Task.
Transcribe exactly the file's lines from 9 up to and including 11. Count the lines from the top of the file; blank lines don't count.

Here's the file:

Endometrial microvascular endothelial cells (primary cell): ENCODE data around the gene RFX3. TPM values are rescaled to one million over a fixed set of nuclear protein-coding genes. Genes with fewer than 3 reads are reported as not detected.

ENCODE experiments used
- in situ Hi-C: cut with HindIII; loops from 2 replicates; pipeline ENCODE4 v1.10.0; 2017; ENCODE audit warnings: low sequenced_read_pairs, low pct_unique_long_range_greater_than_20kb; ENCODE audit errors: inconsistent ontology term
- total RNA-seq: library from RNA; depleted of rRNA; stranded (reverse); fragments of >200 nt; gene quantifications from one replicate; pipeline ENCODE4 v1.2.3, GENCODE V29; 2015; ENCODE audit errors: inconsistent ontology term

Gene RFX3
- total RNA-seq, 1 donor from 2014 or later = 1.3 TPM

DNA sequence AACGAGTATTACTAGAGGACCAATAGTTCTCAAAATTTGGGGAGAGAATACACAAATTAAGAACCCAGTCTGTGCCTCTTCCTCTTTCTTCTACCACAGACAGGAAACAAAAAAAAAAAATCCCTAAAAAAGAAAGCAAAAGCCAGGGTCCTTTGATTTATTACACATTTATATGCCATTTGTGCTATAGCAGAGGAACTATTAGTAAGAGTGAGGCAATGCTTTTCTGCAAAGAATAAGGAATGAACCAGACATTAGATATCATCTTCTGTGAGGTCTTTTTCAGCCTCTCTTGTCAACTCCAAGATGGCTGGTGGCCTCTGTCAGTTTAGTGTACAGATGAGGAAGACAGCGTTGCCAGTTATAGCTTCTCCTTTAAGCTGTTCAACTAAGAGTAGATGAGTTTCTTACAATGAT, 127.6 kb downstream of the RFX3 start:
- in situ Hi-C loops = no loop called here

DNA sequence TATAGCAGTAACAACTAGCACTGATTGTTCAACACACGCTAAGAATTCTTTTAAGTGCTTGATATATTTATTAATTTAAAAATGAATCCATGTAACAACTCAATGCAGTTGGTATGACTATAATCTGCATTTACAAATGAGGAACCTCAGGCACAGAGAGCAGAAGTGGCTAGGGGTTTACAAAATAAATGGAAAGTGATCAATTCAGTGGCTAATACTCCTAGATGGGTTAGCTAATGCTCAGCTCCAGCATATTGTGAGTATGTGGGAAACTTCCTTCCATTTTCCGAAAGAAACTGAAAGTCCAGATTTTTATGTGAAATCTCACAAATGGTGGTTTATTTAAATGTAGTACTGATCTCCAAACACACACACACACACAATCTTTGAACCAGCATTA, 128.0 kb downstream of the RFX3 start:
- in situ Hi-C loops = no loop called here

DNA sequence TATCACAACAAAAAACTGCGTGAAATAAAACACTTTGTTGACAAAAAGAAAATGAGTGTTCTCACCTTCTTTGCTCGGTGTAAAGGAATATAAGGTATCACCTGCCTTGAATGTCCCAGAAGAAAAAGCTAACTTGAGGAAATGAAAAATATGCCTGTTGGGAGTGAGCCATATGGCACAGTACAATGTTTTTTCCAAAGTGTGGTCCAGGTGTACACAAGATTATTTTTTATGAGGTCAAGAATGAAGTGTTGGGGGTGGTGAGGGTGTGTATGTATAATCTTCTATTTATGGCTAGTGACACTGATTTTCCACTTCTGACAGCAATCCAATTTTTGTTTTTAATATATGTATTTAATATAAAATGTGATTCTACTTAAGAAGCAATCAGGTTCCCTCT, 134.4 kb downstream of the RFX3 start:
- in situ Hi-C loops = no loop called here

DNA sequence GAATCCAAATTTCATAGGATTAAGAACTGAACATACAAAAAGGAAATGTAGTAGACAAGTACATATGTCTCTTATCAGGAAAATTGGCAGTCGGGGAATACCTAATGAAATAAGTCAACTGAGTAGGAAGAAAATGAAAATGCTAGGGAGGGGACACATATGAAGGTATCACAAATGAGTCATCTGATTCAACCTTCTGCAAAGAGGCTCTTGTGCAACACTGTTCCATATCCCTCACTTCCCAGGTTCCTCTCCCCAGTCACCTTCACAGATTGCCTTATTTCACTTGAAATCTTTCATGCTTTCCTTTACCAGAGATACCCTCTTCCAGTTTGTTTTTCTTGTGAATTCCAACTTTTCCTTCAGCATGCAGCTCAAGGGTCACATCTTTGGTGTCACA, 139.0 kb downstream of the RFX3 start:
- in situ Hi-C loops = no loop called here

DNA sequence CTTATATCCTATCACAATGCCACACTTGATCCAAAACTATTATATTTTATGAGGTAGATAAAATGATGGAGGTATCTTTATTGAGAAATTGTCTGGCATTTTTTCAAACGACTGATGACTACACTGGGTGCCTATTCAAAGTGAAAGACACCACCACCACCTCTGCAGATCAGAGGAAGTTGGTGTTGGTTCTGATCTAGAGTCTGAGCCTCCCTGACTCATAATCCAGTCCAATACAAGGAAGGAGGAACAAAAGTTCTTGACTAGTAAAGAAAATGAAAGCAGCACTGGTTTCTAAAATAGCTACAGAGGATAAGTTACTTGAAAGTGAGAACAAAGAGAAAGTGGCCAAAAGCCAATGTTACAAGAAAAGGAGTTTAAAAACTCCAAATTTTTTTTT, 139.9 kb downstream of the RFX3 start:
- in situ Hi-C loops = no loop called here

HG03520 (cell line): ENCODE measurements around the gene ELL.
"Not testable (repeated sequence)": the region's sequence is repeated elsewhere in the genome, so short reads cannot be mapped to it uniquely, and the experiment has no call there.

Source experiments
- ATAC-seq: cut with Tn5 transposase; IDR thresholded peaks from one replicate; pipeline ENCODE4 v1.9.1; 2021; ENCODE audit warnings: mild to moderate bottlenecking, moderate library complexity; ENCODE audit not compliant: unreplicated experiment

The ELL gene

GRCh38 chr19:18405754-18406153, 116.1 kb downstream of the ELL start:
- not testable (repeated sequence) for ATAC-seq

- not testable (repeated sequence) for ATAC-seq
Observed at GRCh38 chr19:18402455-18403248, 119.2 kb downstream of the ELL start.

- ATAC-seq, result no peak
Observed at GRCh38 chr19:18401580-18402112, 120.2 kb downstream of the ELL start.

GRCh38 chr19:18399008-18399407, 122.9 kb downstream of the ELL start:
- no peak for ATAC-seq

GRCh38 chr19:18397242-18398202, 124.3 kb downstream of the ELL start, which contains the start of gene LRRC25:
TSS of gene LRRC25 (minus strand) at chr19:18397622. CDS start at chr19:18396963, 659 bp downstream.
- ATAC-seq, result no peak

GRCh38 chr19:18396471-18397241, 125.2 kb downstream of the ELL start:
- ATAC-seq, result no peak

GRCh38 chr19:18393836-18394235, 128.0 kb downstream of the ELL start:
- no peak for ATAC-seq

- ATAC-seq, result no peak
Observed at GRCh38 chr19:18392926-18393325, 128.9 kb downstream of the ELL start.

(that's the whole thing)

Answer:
DNA sequence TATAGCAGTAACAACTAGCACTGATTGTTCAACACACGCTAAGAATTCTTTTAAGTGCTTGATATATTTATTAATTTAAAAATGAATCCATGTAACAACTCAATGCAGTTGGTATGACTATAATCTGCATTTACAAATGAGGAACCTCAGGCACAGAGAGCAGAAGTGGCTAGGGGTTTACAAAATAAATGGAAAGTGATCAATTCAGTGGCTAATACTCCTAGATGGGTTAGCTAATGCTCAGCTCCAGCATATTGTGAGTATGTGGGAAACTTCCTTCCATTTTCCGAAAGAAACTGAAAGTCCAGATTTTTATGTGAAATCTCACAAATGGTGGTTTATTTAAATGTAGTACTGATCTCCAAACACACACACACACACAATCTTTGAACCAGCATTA, 128.0 kb downstream of the RFX3 start:
- in situ Hi-C loops = no loop called here

DNA sequence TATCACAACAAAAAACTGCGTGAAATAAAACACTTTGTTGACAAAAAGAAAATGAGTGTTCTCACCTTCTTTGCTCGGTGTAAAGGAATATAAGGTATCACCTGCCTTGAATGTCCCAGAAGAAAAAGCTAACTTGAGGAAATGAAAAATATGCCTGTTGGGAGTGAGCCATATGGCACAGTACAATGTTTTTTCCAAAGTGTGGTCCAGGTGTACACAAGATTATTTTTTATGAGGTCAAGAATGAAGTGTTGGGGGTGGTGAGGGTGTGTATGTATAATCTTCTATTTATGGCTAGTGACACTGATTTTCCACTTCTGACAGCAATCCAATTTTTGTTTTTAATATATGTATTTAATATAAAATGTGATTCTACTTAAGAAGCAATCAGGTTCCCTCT, 134.4 kb downstream of the RFX3 start: